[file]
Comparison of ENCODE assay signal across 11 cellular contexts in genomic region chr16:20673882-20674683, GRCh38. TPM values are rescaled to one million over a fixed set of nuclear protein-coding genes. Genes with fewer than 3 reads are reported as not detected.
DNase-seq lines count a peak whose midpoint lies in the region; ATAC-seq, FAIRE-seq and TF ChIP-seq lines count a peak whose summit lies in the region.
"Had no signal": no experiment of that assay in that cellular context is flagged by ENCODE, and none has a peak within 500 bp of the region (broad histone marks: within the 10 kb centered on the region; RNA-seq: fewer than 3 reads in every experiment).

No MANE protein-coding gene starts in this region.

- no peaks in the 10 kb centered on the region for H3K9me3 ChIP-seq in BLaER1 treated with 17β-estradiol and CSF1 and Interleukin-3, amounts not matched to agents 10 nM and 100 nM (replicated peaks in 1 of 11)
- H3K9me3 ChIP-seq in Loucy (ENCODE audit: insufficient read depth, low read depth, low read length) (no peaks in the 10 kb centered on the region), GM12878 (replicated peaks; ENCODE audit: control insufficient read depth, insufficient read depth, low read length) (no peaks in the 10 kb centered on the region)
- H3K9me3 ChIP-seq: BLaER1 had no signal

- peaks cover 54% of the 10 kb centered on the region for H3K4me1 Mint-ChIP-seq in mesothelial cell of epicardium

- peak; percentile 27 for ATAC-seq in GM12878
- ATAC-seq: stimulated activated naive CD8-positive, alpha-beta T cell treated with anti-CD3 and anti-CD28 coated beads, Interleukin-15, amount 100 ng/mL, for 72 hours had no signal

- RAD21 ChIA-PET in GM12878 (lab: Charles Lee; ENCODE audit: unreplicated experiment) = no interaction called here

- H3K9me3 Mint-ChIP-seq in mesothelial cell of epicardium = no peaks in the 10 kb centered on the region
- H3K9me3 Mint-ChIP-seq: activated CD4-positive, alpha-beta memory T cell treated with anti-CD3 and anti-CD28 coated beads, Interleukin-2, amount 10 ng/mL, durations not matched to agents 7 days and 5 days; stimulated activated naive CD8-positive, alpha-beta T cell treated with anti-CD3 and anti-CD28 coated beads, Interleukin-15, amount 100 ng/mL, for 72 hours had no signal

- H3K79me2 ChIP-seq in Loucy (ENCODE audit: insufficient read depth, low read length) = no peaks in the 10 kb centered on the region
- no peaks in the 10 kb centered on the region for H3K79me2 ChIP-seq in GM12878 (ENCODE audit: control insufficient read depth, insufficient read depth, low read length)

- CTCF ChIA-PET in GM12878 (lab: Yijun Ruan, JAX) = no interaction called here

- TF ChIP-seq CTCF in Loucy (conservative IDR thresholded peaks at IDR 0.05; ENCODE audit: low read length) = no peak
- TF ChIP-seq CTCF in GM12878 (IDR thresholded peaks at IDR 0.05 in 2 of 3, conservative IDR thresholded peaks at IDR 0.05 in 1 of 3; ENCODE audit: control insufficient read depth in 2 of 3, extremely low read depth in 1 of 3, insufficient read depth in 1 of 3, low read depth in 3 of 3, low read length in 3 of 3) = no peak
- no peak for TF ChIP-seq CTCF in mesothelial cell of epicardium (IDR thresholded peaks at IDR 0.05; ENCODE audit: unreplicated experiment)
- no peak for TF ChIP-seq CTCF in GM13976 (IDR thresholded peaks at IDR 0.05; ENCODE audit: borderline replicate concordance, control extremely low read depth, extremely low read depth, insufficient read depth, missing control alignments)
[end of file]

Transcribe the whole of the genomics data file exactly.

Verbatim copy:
Comparison of ENCODE assay signal across 11 cellular contexts in genomic region chr16:20673882-20674683, GRCh38. TPM values are rescaled to one million over a fixed set of nuclear protein-coding genes. Genes with fewer than 3 reads are reported as not detected.
DNase-seq lines count a peak whose midpoint lies in the region; ATAC-seq, FAIRE-seq and TF ChIP-seq lines count a peak whose summit lies in the region.
"Had no signal": no experiment of that assay in that cellular context is flagged by ENCODE, and none has a peak within 500 bp of the region (broad histone marks: within the 10 kb centered on the region; RNA-seq: fewer than 3 reads in every experiment).

No MANE protein-coding gene starts in this region.

- no peaks in the 10 kb centered on the region for H3K9me3 ChIP-seq in BLaER1 treated with 17β-estradiol and CSF1 and Interleukin-3, amounts not matched to agents 10 nM and 100 nM (replicated peaks in 1 of 11)
- H3K9me3 ChIP-seq in Loucy (ENCODE audit: insufficient read depth, low read depth, low read length) (no peaks in the 10 kb centered on the region), GM12878 (replicated peaks; ENCODE audit: control insufficient read depth, insufficient read depth, low read length) (no peaks in the 10 kb centered on the region)
- H3K9me3 ChIP-seq: BLaER1 had no signal

- peaks cover 54% of the 10 kb centered on the region for H3K4me1 Mint-ChIP-seq in mesothelial cell of epicardium

- peak; percentile 27 for ATAC-seq in GM12878
- ATAC-seq: stimulated activated naive CD8-positive, alpha-beta T cell treated with anti-CD3 and anti-CD28 coated beads, Interleukin-15, amount 100 ng/mL, for 72 hours had no signal

- RAD21 ChIA-PET in GM12878 (lab: Charles Lee; ENCODE audit: unreplicated experiment) = no interaction called here

- H3K9me3 Mint-ChIP-seq in mesothelial cell of epicardium = no peaks in the 10 kb centered on the region
- H3K9me3 Mint-ChIP-seq: activated CD4-positive, alpha-beta memory T cell treated with anti-CD3 and anti-CD28 coated beads, Interleukin-2, amount 10 ng/mL, durations not matched to agents 7 days and 5 days; stimulated activated naive CD8-positive, alpha-beta T cell treated with anti-CD3 and anti-CD28 coated beads, Interleukin-15, amount 100 ng/mL, for 72 hours had no signal

- H3K79me2 ChIP-seq in Loucy (ENCODE audit: insufficient read depth, low read length) = no peaks in the 10 kb centered on the region
- no peaks in the 10 kb centered on the region for H3K79me2 ChIP-seq in GM12878 (ENCODE audit: control insufficient read depth, insufficient read depth, low read length)

- CTCF ChIA-PET in GM12878 (lab: Yijun Ruan, JAX) = no interaction called here

- TF ChIP-seq CTCF in Loucy (conservative IDR thresholded peaks at IDR 0.05; ENCODE audit: low read length) = no peak
- TF ChIP-seq CTCF in GM12878 (IDR thresholded peaks at IDR 0.05 in 2 of 3, conservative IDR thresholded peaks at IDR 0.05 in 1 of 3; ENCODE audit: control insufficient read depth in 2 of 3, extremely low read depth in 1 of 3, insufficient read depth in 1 of 3, low read depth in 3 of 3, low read length in 3 of 3) = no peak
- no peak for TF ChIP-seq CTCF in mesothelial cell of epicardium (IDR thresholded peaks at IDR 0.05; ENCODE audit: unreplicated experiment)
- no peak for TF ChIP-seq CTCF in GM13976 (IDR thresholded peaks at IDR 0.05; ENCODE audit: borderline replicate concordance, control extremely low read depth, extremely low read depth, insufficient read depth, missing control alignments)